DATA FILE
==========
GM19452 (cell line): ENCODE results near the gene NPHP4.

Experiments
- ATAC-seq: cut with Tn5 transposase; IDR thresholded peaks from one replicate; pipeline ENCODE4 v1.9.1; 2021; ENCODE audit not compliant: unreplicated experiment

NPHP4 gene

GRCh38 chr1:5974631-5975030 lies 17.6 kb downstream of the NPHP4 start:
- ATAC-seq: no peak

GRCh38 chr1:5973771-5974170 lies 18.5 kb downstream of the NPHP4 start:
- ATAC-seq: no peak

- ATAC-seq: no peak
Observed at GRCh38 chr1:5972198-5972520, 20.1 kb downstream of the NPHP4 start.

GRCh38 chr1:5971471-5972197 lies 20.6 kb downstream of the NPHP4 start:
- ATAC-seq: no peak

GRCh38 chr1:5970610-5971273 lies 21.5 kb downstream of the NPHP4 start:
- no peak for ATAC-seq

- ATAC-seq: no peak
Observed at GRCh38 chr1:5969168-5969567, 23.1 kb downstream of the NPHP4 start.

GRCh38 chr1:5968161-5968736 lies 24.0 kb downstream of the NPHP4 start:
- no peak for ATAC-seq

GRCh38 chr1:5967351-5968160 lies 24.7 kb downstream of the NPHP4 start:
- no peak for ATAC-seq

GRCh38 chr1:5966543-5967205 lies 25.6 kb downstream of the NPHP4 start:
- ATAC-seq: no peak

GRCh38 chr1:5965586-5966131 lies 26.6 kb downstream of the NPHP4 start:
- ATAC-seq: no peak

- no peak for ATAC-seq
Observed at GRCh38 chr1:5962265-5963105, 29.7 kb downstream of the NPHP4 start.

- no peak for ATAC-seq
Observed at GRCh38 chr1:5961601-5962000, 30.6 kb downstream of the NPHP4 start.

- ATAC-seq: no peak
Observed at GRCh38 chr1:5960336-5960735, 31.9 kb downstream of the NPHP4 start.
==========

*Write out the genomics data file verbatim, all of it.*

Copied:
GM19452 (cell line): ENCODE results near the gene NPHP4.

Experiments
- ATAC-seq: cut with Tn5 transposase; IDR thresholded peaks from one replicate; pipeline ENCODE4 v1.9.1; 2021; ENCODE audit not compliant: unreplicated experiment

NPHP4 gene

GRCh38 chr1:5974631-5975030 lies 17.6 kb downstream of the NPHP4 start:
- ATAC-seq: no peak

GRCh38 chr1:5973771-5974170 lies 18.5 kb downstream of the NPHP4 start:
- ATAC-seq: no peak

- ATAC-seq: no peak
Observed at GRCh38 chr1:5972198-5972520, 20.1 kb downstream of the NPHP4 start.

GRCh38 chr1:5971471-5972197 lies 20.6 kb downstream of the NPHP4 start:
- ATAC-seq: no peak

GRCh38 chr1:5970610-5971273 lies 21.5 kb downstream of the NPHP4 start:
- no peak for ATAC-seq

- ATAC-seq: no peak
Observed at GRCh38 chr1:5969168-5969567, 23.1 kb downstream of the NPHP4 start.

GRCh38 chr1:5968161-5968736 lies 24.0 kb downstream of the NPHP4 start:
- no peak for ATAC-seq

GRCh38 chr1:5967351-5968160 lies 24.7 kb downstream of the NPHP4 start:
- no peak for ATAC-seq

GRCh38 chr1:5966543-5967205 lies 25.6 kb downstream of the NPHP4 start:
- ATAC-seq: no peak

GRCh38 chr1:5965586-5966131 lies 26.6 kb downstream of the NPHP4 start:
- ATAC-seq: no peak

- no peak for ATAC-seq
Observed at GRCh38 chr1:5962265-5963105, 29.7 kb downstream of the NPHP4 start.

- no peak for ATAC-seq
Observed at GRCh38 chr1:5961601-5962000, 30.6 kb downstream of the NPHP4 start.

- ATAC-seq: no peak
Observed at GRCh38 chr1:5960336-5960735, 31.9 kb downstream of the NPHP4 start.